By the way, let's say your only other income source was Social Security and a Roth IRA. If you take out a qualified distribution from a Roth IRA, and then you also have social security, you won't have to pay any income taxes whatsoever. You can have a $50,000 withdrawal from a Roth IRA and $50,000, let's say from your Social Security, maybe combined husband and wife, you're living on a hundred thousand paying no taxes. But going back to this RMDs from IRAs can increase how much of your Social Security benefits are subject to taxation.

Now at the most you'll ever have to pay is taxes on 85% of your Social Security benefits. But if you can seek to reduce how much you have to pay in taxes on your social security that can really help to improve your overall tax situation. I'll do another video just on that at another time.

Also another thing is on Medicare, by increasing your overall income that can increase how much you're going to have to pay for your part B and part D premium, because that's all based upon your income as well. And another really important thing that a lot of people forget about here is that again, if we're looking at a married couple, right now, and let's say for instance this person is 65, and maybe this person passes away. God forbid they pass away early, they passed away at 75. Well, now that's $69,000 that they have to take through the form of an RMD. Now, if that person passes away the remaining spouse is now filing single, not joint, which means they only have one standard deduction, not two, and it also means they're in a whole different tax bracket table. And that tax bracket table is not as favorable as the one as if you were married. And so what that means is that they're going to have to pay even more in taxes on this same dollar, more than likely, obviously you got to crunch the numbers. But it's much more than likely going to be the case. So I'll make a note on that. I'm going to do another video on that as well, to really dive into the details on that.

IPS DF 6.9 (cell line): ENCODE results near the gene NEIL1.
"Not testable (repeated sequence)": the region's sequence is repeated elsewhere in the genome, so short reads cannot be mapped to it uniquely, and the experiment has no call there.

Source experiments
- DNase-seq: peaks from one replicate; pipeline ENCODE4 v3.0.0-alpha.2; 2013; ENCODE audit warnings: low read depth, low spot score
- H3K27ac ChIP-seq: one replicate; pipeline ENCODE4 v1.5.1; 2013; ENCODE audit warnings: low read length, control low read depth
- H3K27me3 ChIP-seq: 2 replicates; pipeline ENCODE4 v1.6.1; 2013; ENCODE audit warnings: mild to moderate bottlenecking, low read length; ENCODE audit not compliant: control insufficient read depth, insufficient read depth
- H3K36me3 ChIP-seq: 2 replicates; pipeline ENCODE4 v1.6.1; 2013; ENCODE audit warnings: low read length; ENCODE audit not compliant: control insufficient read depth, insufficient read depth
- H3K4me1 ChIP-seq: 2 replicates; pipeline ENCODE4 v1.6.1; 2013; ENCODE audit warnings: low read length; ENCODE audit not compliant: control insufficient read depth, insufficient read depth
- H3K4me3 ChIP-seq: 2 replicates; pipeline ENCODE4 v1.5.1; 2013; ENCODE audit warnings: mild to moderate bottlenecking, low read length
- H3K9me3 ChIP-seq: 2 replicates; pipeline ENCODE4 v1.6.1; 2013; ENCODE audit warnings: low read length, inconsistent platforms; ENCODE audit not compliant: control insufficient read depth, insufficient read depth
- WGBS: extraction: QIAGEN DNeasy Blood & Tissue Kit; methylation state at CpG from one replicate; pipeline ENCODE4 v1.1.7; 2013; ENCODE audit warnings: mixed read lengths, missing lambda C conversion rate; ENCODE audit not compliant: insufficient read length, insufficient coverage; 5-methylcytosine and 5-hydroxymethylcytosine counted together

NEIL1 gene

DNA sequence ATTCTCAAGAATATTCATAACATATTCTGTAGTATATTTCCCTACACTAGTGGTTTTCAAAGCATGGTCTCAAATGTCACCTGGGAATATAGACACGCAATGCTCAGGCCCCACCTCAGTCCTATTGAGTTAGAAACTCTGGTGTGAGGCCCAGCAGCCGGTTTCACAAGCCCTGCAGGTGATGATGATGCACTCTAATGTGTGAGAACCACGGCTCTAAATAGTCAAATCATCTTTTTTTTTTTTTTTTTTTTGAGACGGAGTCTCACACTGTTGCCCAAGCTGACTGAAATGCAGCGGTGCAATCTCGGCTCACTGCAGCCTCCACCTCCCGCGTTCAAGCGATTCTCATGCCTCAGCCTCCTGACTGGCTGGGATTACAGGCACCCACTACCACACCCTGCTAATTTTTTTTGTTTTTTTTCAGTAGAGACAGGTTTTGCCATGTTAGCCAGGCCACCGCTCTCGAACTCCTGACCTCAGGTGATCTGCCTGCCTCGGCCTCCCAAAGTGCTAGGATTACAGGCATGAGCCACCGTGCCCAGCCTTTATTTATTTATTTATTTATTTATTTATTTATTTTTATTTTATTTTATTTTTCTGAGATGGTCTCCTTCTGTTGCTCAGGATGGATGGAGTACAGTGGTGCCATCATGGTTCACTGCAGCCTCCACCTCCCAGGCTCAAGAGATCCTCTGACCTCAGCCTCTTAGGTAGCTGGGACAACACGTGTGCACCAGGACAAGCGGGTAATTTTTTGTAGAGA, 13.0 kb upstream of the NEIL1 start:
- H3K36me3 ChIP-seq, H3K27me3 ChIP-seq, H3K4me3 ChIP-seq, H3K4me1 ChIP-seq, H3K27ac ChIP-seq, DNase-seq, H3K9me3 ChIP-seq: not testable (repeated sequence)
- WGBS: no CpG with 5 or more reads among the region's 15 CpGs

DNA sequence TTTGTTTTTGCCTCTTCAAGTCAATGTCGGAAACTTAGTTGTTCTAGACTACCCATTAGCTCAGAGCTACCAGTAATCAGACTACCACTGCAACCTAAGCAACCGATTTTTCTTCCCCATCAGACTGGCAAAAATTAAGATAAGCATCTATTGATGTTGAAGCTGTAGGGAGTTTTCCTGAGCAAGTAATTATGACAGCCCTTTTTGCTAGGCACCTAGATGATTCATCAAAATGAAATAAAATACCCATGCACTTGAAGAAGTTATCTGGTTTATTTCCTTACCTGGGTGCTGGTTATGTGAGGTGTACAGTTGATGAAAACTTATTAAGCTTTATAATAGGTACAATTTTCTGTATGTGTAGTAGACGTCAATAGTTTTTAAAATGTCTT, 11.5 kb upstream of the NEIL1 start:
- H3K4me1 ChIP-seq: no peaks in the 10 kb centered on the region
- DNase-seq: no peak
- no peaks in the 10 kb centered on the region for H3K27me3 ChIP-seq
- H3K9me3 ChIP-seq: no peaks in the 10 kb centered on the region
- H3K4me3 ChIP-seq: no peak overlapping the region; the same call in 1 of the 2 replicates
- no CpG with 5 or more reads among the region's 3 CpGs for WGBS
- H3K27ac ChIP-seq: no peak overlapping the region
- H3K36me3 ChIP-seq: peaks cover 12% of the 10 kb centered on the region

But it's important to understand on how all this works. I'll keep it at that, just for this video here today. If you have questions, let me know. Until next time, I'll see you again soon.